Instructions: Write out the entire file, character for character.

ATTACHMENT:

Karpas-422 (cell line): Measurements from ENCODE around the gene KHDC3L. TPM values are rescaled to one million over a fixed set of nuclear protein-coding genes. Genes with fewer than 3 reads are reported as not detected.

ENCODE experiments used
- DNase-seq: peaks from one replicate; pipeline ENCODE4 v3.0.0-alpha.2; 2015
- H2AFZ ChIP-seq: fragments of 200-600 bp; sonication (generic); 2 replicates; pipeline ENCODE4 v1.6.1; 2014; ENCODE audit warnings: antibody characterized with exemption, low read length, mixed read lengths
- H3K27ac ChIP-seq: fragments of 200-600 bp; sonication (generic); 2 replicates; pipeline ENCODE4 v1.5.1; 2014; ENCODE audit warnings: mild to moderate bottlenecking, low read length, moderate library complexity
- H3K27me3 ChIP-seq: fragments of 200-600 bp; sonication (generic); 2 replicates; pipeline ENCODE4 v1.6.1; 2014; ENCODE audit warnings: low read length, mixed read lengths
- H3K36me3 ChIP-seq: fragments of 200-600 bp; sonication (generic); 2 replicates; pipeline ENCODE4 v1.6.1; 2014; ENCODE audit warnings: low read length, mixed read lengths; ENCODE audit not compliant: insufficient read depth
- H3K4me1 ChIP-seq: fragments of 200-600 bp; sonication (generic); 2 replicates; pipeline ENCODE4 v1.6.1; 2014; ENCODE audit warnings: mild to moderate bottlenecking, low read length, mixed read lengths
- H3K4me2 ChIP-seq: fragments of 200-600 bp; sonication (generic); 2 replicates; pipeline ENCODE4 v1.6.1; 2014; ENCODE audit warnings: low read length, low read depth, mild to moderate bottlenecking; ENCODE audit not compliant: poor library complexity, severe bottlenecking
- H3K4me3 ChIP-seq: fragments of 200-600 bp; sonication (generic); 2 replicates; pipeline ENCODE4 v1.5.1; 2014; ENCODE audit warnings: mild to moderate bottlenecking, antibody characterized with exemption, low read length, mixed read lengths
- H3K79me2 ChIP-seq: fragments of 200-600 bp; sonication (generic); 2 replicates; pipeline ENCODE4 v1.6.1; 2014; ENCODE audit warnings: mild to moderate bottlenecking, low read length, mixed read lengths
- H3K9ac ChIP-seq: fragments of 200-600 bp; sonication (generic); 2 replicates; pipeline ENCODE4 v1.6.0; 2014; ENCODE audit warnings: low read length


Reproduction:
Karpas-422 (cell line): Measurements from ENCODE around the gene KHDC3L. TPM values are rescaled to one million over a fixed set of nuclear protein-coding genes. Genes with fewer than 3 reads are reported as not detected.

ENCODE experiments used
- DNase-seq: peaks from one replicate; pipeline ENCODE4 v3.0.0-alpha.2; 2015
- H2AFZ ChIP-seq: fragments of 200-600 bp; sonication (generic); 2 replicates; pipeline ENCODE4 v1.6.1; 2014; ENCODE audit warnings: antibody characterized with exemption, low read length, mixed read lengths
- H3K27ac ChIP-seq: fragments of 200-600 bp; sonication (generic); 2 replicates; pipeline ENCODE4 v1.5.1; 2014; ENCODE audit warnings: mild to moderate bottlenecking, low read length, moderate library complexity
- H3K27me3 ChIP-seq: fragments of 200-600 bp; sonication (generic); 2 replicates; pipeline ENCODE4 v1.6.1; 2014; ENCODE audit warnings: low read length, mixed read lengths
- H3K36me3 ChIP-seq: fragments of 200-600 bp; sonication (generic); 2 replicates; pipeline ENCODE4 v1.6.1; 2014; ENCODE audit warnings: low read length, mixed read lengths; ENCODE audit not compliant: insufficient read depth
- H3K4me1 ChIP-seq: fragments of 200-600 bp; sonication (generic); 2 replicates; pipeline ENCODE4 v1.6.1; 2014; ENCODE audit warnings: mild to moderate bottlenecking, low read length, mixed read lengths
- H3K4me2 ChIP-seq: fragments of 200-600 bp; sonication (generic); 2 replicates; pipeline ENCODE4 v1.6.1; 2014; ENCODE audit warnings: low read length, low read depth, mild to moderate bottlenecking; ENCODE audit not compliant: poor library complexity, severe bottlenecking
- H3K4me3 ChIP-seq: fragments of 200-600 bp; sonication (generic); 2 replicates; pipeline ENCODE4 v1.5.1; 2014; ENCODE audit warnings: mild to moderate bottlenecking, antibody characterized with exemption, low read length, mixed read lengths
- H3K79me2 ChIP-seq: fragments of 200-600 bp; sonication (generic); 2 replicates; pipeline ENCODE4 v1.6.1; 2014; ENCODE audit warnings: mild to moderate bottlenecking, low read length, mixed read lengths
- H3K9ac ChIP-seq: fragments of 200-600 bp; sonication (generic); 2 replicates; pipeline ENCODE4 v1.6.0; 2014; ENCODE audit warnings: low read length